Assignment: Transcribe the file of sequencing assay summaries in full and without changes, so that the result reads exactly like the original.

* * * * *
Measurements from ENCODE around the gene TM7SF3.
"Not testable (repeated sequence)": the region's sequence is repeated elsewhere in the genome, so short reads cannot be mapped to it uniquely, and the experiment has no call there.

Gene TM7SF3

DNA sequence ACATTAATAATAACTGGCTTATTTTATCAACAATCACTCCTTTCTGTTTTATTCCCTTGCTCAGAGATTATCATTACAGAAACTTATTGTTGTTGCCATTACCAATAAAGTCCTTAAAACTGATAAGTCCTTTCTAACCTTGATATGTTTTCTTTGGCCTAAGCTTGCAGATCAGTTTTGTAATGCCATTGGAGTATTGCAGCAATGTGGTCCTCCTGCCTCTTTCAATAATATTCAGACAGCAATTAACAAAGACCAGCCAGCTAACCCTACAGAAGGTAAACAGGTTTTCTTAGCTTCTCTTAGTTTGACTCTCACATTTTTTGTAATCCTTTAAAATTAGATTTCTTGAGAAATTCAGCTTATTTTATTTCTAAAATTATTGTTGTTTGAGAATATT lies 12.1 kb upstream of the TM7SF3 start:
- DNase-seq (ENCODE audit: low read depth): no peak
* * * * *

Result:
Measurements from ENCODE around the gene TM7SF3.
"Not testable (repeated sequence)": the region's sequence is repeated elsewhere in the genome, so short reads cannot be mapped to it uniquely, and the experiment has no call there.

Gene TM7SF3

DNA sequence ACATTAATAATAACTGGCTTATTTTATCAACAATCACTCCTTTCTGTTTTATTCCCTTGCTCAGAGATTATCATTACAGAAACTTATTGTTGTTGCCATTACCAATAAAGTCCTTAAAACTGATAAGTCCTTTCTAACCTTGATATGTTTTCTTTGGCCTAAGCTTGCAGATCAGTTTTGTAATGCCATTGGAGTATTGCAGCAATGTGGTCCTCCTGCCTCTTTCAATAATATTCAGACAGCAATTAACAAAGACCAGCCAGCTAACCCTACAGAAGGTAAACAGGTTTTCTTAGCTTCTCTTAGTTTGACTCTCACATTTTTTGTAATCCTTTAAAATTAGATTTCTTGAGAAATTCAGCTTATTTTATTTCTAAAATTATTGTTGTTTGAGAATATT lies 12.1 kb upstream of the TM7SF3 start:
- DNase-seq (ENCODE audit: low read depth): no peak